FIG. 5 is a schematic side elevation of a third preferred embodiment of the novel surfing footwear of the present invention, shown in boot form and being worn on a surfboard; and

FIG. 6 is a schematic side elevation of a fourth preferred embodiment of the novel surfing footwear of the present invention, shown in sock or stocking form and being worn on a surfboard.

DETAILED DESCRIPTION FIGS. 1-3

A first embodiment of the novel surfing footwear of the present invention is schematically depicted in FIGS. 1-3. Thus, boot 10 is shown which comprises a hollow covering or leading of flexible material which is preferably also elastic such as natural or synthetic rubber or rubber-like elastomers, such as polyurethane rubber, polysilicone rubber and the like. Covering 12 is adapted to fit around and receive a human foot 14 with the human toes 16 protruding forward of covering 12 (FIG. 1) so as to be able to better balance a sufer's foot 14 on a surfboard 18 during surfing.

Preferably, covering 12 extends up over the surfer's ankle (not shown) and lower leg 20 for added ankle and leg support. The bottom 22 of boot 10 is preferably relatively flat and is provided throughout with a plurality of spaced traction-increasing means in the form of depending suction cups 24 (FIGS. 1 and 2).

Each suction cup 24 can be of natural or synthetic rubber or the like elastic material and can be circular in outline or bell shaped (FIG. 3). Other forms of suction cups 24 can also be used.

Cups 24 are integral with boot 10 and can be for example, cast therewith by conventional thermoforming operations or the like. Cups 24 preferably run up above bottom 22 in the heel are 26 of boot 10 to permit the surfer to rock back on his heels and still have increased traction with surfboard 18.

Cups 24 preferably are graduated in size, decreasing in depth from the rear to the front of boot 10 so as to slightly cant foot 14 to enable toes 16 to touch the surfboard 18, even though bottom 22 is relatively thick. Such thickness is desired to stabilize boot 10 and equalize the traction provided by Cups 24.

Boot 10 may include closure means such as a zipper 28 and pull tab 30 running down the front of boot 10 to facilitate donning and removing of boot 10. Alternatively, a velcro fastening device can be used to secure the foot in the boot after insertion therein.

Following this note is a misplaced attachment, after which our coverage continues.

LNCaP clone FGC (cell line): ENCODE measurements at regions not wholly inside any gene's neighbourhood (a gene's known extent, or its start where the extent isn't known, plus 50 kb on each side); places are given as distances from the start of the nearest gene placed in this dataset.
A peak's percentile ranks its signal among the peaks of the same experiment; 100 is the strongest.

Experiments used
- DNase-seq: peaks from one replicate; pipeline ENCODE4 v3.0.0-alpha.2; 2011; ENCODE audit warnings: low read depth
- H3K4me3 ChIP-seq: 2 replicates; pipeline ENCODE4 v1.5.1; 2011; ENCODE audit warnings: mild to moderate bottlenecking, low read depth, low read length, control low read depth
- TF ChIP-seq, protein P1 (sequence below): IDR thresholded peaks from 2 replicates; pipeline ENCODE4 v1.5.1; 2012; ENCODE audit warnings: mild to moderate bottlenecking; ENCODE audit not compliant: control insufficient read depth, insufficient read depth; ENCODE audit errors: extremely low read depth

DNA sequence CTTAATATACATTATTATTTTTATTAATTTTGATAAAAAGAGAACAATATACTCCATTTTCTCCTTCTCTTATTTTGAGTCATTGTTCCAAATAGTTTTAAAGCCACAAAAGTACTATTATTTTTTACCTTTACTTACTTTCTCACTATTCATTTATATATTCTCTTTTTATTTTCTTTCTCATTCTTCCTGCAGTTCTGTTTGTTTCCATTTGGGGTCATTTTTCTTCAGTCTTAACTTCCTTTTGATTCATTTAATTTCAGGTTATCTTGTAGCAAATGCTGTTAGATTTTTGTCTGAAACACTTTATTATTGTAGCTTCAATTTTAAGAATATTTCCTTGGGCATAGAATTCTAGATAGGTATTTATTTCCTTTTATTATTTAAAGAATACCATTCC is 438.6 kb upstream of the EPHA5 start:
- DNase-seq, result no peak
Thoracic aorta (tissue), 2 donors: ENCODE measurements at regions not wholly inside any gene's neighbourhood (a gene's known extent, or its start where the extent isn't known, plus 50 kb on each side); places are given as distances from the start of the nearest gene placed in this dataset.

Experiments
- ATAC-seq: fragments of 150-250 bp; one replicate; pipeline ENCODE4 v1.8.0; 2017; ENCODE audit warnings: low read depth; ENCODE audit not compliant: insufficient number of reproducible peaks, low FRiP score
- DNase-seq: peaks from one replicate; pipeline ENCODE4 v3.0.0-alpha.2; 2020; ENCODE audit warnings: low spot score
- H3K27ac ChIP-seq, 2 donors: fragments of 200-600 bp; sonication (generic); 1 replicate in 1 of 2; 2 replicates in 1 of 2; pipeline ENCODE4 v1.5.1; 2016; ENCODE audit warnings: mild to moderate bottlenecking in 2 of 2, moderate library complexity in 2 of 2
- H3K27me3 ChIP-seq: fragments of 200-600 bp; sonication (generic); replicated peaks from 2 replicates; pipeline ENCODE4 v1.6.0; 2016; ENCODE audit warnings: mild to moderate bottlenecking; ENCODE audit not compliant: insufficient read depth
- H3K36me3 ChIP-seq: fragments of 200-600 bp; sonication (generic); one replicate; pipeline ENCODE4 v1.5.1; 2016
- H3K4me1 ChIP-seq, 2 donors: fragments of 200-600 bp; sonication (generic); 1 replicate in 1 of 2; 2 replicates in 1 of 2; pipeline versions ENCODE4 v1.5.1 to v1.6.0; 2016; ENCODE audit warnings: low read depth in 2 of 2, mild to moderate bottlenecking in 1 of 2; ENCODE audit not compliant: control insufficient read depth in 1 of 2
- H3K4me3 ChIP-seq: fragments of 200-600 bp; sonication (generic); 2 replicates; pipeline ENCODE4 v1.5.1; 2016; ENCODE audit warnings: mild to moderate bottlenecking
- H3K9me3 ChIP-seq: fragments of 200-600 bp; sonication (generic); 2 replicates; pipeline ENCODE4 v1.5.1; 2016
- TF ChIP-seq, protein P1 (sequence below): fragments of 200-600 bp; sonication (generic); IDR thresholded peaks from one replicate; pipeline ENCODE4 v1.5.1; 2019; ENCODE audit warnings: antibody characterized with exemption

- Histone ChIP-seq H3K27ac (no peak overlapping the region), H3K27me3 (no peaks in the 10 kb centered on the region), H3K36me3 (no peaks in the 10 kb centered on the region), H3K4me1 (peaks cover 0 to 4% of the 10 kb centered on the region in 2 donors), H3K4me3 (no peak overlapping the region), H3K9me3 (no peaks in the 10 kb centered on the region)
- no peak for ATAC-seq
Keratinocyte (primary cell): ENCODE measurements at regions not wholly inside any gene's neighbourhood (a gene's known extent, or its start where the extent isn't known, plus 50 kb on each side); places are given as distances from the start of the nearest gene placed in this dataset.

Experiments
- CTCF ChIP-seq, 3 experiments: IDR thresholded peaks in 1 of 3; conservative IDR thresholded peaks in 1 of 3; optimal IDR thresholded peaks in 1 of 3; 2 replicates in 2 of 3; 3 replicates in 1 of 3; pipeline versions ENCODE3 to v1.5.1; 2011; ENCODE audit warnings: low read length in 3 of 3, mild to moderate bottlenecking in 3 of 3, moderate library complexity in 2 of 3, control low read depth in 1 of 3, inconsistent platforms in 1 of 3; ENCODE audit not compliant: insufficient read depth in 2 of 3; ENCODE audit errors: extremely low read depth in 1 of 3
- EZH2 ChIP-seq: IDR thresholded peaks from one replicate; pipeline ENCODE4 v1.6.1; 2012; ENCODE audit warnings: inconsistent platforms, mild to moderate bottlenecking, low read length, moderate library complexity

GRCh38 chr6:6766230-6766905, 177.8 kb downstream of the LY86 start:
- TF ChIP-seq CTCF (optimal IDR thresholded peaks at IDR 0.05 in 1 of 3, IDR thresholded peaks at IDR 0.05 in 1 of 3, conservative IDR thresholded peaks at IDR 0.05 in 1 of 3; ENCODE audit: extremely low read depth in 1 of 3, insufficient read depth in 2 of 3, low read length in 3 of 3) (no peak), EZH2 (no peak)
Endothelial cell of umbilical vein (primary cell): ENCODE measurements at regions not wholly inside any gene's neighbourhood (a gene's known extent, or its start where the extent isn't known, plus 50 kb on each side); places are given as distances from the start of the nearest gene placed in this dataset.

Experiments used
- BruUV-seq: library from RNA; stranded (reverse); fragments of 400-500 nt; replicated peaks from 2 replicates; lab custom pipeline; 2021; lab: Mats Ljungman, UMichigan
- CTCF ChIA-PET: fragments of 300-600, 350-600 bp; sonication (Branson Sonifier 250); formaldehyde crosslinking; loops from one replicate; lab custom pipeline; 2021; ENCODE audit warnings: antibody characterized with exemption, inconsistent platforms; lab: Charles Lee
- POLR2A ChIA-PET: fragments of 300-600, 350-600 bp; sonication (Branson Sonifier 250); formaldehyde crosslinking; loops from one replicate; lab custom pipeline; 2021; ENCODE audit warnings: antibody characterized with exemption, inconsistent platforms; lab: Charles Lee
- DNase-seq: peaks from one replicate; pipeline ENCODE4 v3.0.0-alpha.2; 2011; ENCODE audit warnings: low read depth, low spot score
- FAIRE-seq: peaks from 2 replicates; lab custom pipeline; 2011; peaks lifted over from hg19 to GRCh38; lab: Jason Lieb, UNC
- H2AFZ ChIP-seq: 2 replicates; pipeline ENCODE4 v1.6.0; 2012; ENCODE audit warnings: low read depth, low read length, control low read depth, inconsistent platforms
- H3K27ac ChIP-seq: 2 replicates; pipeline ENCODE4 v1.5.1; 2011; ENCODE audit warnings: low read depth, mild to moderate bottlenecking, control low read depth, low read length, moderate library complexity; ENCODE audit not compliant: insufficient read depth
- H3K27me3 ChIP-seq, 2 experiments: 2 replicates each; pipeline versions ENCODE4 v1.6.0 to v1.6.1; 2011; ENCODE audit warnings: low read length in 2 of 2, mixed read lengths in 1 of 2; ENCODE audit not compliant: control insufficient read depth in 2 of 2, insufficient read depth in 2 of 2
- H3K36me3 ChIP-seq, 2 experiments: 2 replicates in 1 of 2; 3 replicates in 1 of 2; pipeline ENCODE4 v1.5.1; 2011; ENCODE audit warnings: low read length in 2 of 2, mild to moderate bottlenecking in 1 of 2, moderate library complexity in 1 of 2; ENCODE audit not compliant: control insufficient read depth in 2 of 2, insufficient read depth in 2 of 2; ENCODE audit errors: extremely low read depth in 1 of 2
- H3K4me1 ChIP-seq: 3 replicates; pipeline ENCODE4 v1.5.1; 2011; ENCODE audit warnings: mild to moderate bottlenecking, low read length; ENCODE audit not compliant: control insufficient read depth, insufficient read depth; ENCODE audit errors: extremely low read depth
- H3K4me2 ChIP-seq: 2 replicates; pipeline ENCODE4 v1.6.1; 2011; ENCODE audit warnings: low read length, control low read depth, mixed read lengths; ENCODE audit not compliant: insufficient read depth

Boot 10 is well adapted to permit the surfer bearing one of the same on each of his or her feet to easily grip the wet upper surface of the surfboard 18 with cups 24 without slipping off or sliding around thereon. Thus, improved safety and control of the surfboard is provided.

FIG. 4

A second preferred embodiment of the novel surfing footwear of the present invention is schematically depicted in FIG. 4. Thus, a sandle 40 is shown which comprises a covering 42 of flexible waterproof material, such as natural or synthetic rubber or the like. Covering 42 is open at the front to permit the surfer's toes 44 to stick through and may also be open at the sides thereof, but is releasably secured to the foot, as by a clasp 46 or hook and eye, or velcro fastener means (not shown) or the like at the upper end of sandle 40.

Sandle 40 has a thick bottom 48 bearing spaced, detachable, replaceable, depending suction cups 50, some of which are disposed in the heel area 52 of sandle 40. Cups 50 are preferably graduated in size, decreasing in depth from area 52 to the front of sandle 40.

Sandle 40 is light in weight and inexpensive, efficient and durable. Cups 50 easily grip surfboard 54 to increase traction therewith. Thus, sandle 40 has the advantage of boot 10.

FIG. 5

A third preferred embodiment of the novel surfing footwear of the present invention is schematically depicted in FIG. 5. Thus, boot 10a is shown which is similar to boot 10 and components of boot 10 which are similar to those of boot 10 bear the same numerals but are following by the letter "A".

Thus, boot 10a includes zipper 28a and pull tab 30a and suction cups 24a. Boot 10a is shown disposed on foot 14a and leg 20a with toes 16a exposed. Cups 24a are preferably of a single size and are connected to a flat plate 58 of hard rubber or the like, or if desired, a more pliable material which is in turn, releasably connected to the bottom 22a of covering 12a as by sets of snap buttons 60 and 62.

With this arrangement, plate 58 bearing cups 24a can easily be removed to permit walking in boot 10a. Moreover, plate 58 can be replaced by another plate (not shown) bearing larger or smaller suction cups or the like, as the occasion demands. Thus, boot 10a has the advantages of flexibility of use, as well as the advantages of boot 10.

FIG. 6

A fourth preferred embodiment of the novel surfing footwear of the present invention is schematically depicted in FIG. 6. Thus, sock 70 comprises a thin, very flexible and resilient preferably elastic covering 72 of, for example, natural or synthetic rubber, etc., which can be pulled on over the foot and as easily removed from the foot. Covering 72 permits a surfer's foot to freely flex and the surfer's toes to approximate the surfboard 74 and grip it.

Traction increasing means such as small suction cups 76 or the like are secured to the bottom 78 of sock 70 and may be integral therewith, if desired.